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October 6, 2012 E-MAIL PRINT Bookmark and Share

Union's New Expectations

Bennett, Dutchmen Move on From Frozen Four Run

by Joshua Seguin/CHN Writer

Union coach Rick Bennett believes his team can compete for a national title again this season. (photo: Neil Ament)

Union coach Rick Bennett believes his team can compete for a national title again this season. (photo: Neil Ament)

Tiny Union College, in upstate Schenectady, N.Y., is coming off a banner year in which it won its ECAC tournament title and made the program’s first Frozen Four. With success comes unprecedented expectations’ coming into the new season.

Hard work is a key attribute to making it advancing in the NCAA tournament. Every Union shift, last season, was a clinic on outworking the opponent. One of the major effects that a successful season can have on a team is complacency.

"One of the easiest things to do when you are successful is to get complacent," said Union Coach Rick Bennett. "To regain that success the key for the coaching staff is to curve it."

Despite not fulfilling all of their goals last season, mainly winning the program’s first national title, the experience gained by the players is one that will be useful for the program going forward.

"It was incredible to be a part of that,” said Union defenseman Mat Bodie. "We learned how hard and how long it took us to get there and how much we need to work in order to get back."

Getting back and going further is exactly what Union has in mind. A strong nucleus of players will return for the Dutchmen, but, as with most successful college hockey programs, players come and go. Teams that replace these players and have players step into new roles remain successful for years to come.

"We have a bunch of players that will need to step up for us,” said Bennett. "We will work by committee and use depth to move us forward. We don’t replace these guys we lost; we just have to move on."

"We don’t replace these guys,” said Bodie. "Other guys on our team will have to step up and seize new roles."

Union has many players that can seize bigger roles. The Dutchmen will return six players on defense that have game experience including Bodie and sophomore Shayne Gostisbehere who were a combined +36 last season. Despite losing Nolan Julseth-White to graduation, the defense will again be the cornerstone of the team as the returning experience on the blue line will rival any team in college hockey coming into the season.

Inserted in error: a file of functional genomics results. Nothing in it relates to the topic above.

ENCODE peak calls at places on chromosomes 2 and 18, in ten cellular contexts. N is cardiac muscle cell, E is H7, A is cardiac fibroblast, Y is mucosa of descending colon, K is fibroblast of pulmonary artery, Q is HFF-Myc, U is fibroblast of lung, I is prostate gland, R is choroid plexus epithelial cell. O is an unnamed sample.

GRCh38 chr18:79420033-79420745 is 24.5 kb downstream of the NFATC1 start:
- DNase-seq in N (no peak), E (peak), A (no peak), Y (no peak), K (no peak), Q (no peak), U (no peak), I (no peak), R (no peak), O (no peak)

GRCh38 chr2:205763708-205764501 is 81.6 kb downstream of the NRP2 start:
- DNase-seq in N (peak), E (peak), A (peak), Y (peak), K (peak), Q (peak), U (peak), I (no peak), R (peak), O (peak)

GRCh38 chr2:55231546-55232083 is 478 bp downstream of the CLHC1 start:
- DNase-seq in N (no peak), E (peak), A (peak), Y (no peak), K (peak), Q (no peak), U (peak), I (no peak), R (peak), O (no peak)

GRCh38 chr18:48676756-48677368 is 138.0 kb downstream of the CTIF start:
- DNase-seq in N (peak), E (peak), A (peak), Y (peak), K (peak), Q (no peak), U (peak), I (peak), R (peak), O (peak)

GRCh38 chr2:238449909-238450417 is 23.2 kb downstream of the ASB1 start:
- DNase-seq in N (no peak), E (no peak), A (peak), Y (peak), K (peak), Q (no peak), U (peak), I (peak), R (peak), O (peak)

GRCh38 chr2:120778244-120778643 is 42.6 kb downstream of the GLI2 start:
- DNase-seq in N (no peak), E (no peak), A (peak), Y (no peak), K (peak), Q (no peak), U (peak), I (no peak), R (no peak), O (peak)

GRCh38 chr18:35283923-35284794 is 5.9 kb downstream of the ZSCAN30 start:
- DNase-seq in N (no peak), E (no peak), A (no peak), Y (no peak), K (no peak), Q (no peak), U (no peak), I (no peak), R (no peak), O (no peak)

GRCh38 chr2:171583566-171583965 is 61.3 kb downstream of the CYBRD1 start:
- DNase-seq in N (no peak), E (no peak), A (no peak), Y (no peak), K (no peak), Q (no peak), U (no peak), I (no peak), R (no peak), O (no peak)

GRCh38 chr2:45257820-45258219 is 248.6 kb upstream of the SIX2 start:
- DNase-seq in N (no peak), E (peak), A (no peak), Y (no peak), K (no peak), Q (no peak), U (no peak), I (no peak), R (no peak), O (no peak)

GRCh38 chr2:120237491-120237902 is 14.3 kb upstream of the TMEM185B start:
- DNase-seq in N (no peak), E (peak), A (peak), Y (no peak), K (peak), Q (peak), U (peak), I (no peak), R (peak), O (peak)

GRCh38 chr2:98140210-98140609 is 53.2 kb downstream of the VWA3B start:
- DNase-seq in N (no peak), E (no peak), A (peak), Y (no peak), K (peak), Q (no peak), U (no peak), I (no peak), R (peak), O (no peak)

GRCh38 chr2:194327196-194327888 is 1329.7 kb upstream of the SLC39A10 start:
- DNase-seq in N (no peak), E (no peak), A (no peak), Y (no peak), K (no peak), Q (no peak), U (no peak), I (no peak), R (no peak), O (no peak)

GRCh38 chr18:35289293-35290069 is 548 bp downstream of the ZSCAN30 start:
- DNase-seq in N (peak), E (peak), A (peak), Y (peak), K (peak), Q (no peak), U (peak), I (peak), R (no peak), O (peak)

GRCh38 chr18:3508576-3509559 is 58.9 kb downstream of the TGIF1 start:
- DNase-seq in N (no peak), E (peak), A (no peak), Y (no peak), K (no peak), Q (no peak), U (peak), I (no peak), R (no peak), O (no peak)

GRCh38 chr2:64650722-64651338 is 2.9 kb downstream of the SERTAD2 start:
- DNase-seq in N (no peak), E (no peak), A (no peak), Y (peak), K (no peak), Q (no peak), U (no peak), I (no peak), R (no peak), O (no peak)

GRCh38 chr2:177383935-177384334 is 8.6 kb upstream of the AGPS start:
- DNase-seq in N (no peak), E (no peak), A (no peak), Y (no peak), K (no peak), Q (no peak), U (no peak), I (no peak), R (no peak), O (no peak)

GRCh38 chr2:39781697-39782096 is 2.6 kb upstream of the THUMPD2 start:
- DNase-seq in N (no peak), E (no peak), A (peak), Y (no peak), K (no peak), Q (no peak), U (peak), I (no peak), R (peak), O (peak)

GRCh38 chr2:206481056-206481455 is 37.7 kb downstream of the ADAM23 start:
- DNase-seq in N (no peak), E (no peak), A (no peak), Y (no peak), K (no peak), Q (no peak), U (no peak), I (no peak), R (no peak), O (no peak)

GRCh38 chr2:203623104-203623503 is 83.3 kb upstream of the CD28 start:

"The six defensemen and goaltender will be our strength again this year especially early," said Bennett. "Until we figure out line combos and our forwards these so called ‘sacred seven’ will need to be our most important guys on the ice."

A strong five-man defensive game is important to the success of the Dutchmen. Last season it became a strong point. It is something that is preached by the coaching staff and captains.

"We need to continue our work as a five-man unit,” said Bodie. "When we have a breakdown we know (goaltender Troy Grosenick) will be there to bail us out. Our forwards are really good defensively for us and help us defensemen out a lot."

Last season the Dutchmen sported the top defense in college hockey allowing a meager 1.83 goals per game. Defense was key to that but goaltender Troy Grosenick also molded himself into one of the best in the country. He allowed a slim 1.65 goals per game in 35 appearances for the Dutchmen.

"This is a big year for Troy, and it is definitely in him to do it again," said Bennett. "His work ethic is great and if he continues to work he can easily repeat last season."

Defense was the strong position for the Dutchmen last season, but the offense was also rated sixth in the nation. Despite losing their top two point getters, Jeremy Welsh and Kelly Zajac, Union will return their next 14 top scorers.

Returning players, such as Daniel Carr, Wayne Simpson, Kyle Bodie and Josh Jooris, will be asked to equal or eclipse their production of last season. All three of these players had 30 or more points last season and should lead the way offensively this season, but Union prides itself on the depth to roll four effective lines throughout a game.

With this combination of depth on offense and defense, Union should be in it for the long haul; just ask former coach Nate Leaman, who left before last season to take a job at Providence:

"I was really happy to see their success last year," said Leaman. "Rick Bennett is a really good coach and he did an exceptional job with those guys. It won’t be a one year thing for them. That program will be really good for a long time under Rick Bennett."

Expectations may be high coming into the season but expectations do not always lead to success in college hockey.

"People know who we are now," said Mat Bodie. "We are excited to get back at it, but the college game is such a short season. We need to strive for hard work to get us back to where we want to be."

If college hockey fans had never heard of Union before the spring it wouldn't be a surprise, but now they know them. The expectations after a Frozen Four year are high, but Union may be in the best position to repeat the performance, as long as the expectations don’t get to them.

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